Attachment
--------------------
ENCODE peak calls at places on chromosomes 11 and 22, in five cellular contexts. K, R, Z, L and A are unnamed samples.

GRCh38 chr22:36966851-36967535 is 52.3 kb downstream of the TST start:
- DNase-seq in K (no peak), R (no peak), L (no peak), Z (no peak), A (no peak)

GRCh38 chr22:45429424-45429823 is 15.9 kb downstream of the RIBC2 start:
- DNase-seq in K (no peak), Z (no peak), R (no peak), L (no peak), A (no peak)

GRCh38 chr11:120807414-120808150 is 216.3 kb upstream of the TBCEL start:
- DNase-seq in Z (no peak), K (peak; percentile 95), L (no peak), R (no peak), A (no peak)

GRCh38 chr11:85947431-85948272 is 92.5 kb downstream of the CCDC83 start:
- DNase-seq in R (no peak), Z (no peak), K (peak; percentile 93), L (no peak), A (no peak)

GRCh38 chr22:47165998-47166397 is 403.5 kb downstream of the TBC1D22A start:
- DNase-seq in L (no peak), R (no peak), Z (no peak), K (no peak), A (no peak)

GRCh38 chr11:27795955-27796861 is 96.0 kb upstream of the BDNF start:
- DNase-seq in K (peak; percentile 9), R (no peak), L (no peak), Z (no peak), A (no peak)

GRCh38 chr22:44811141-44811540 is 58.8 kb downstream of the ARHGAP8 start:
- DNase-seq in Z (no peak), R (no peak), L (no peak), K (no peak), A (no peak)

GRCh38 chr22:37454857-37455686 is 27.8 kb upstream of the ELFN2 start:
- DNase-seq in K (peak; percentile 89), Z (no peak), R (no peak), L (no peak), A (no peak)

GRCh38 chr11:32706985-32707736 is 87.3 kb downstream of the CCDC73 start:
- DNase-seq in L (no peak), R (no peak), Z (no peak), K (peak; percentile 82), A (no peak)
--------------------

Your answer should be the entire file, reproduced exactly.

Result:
ENCODE peak calls at places on chromosomes 11 and 22, in five cellular contexts. K, R, Z, L and A are unnamed samples.

GRCh38 chr22:36966851-36967535 is 52.3 kb downstream of the TST start:
- DNase-seq in K (no peak), R (no peak), L (no peak), Z (no peak), A (no peak)

GRCh38 chr22:45429424-45429823 is 15.9 kb downstream of the RIBC2 start:
- DNase-seq in K (no peak), Z (no peak), R (no peak), L (no peak), A (no peak)

GRCh38 chr11:120807414-120808150 is 216.3 kb upstream of the TBCEL start:
- DNase-seq in Z (no peak), K (peak; percentile 95), L (no peak), R (no peak), A (no peak)

GRCh38 chr11:85947431-85948272 is 92.5 kb downstream of the CCDC83 start:
- DNase-seq in R (no peak), Z (no peak), K (peak; percentile 93), L (no peak), A (no peak)

GRCh38 chr22:47165998-47166397 is 403.5 kb downstream of the TBC1D22A start:
- DNase-seq in L (no peak), R (no peak), Z (no peak), K (no peak), A (no peak)

GRCh38 chr11:27795955-27796861 is 96.0 kb upstream of the BDNF start:
- DNase-seq in K (peak; percentile 9), R (no peak), L (no peak), Z (no peak), A (no peak)

GRCh38 chr22:44811141-44811540 is 58.8 kb downstream of the ARHGAP8 start:
- DNase-seq in Z (no peak), R (no peak), L (no peak), K (no peak), A (no peak)

GRCh38 chr22:37454857-37455686 is 27.8 kb upstream of the ELFN2 start:
- DNase-seq in K (peak; percentile 89), Z (no peak), R (no peak), L (no peak), A (no peak)

GRCh38 chr11:32706985-32707736 is 87.3 kb downstream of the CCDC73 start:
- DNase-seq in L (no peak), R (no peak), Z (no peak), K (peak; percentile 82), A (no peak)